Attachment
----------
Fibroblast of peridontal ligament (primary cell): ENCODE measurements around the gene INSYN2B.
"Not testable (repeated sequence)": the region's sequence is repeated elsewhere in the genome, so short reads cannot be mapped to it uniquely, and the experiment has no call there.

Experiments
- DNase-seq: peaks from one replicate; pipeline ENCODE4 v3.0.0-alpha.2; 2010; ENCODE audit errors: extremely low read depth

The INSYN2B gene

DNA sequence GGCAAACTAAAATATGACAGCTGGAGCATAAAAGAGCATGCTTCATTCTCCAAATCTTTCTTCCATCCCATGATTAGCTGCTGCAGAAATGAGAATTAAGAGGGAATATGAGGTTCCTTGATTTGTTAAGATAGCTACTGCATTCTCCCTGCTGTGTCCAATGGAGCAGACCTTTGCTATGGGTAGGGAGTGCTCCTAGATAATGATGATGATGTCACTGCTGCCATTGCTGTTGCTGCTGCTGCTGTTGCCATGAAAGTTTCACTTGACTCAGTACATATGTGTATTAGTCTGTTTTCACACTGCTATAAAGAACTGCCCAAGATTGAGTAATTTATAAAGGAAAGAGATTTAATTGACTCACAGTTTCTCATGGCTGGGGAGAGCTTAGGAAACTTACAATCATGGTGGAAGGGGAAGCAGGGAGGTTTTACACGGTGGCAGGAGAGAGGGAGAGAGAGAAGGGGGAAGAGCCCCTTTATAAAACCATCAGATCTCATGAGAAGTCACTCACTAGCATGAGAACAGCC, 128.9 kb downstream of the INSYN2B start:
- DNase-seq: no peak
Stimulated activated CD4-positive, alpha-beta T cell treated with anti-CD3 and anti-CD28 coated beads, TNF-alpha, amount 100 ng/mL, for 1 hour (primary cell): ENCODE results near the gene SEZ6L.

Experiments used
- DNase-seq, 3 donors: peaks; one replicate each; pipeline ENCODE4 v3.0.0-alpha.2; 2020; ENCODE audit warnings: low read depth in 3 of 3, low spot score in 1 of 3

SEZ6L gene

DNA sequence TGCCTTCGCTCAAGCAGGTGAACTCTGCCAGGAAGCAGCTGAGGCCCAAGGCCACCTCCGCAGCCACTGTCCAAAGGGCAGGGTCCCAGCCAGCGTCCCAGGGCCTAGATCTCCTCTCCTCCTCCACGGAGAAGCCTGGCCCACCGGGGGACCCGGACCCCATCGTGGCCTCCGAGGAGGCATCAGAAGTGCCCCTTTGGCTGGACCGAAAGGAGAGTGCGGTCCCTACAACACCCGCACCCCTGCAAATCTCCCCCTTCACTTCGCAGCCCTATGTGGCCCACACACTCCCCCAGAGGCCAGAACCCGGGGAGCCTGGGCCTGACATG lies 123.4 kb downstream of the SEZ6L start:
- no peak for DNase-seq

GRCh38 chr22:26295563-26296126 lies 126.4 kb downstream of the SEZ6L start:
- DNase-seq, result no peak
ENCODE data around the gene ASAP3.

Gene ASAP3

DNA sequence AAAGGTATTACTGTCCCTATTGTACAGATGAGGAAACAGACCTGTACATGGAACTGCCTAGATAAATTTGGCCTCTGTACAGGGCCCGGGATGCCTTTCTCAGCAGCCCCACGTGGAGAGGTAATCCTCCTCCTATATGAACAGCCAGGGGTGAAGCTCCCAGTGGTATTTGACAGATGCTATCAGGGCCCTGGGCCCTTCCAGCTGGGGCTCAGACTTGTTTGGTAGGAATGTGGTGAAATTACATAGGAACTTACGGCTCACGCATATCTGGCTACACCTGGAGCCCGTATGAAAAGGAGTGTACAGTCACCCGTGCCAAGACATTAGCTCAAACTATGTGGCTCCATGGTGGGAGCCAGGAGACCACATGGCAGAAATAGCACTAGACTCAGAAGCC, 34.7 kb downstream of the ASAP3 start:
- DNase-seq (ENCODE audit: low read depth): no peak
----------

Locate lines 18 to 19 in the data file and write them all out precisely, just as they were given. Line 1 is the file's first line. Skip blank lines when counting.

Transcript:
DNA sequence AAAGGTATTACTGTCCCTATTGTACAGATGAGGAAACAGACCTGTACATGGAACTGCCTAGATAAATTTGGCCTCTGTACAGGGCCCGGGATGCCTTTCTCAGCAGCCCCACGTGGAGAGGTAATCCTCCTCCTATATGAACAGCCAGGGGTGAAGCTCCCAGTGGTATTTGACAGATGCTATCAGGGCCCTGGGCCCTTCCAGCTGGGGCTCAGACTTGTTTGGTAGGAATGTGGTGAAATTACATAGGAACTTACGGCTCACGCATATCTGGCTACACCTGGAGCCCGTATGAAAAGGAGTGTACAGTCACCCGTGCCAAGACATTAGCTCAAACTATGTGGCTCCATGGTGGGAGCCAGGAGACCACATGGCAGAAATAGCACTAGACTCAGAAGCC, 34.7 kb downstream of the ASAP3 start:
- DNase-seq (ENCODE audit: low read depth): no peak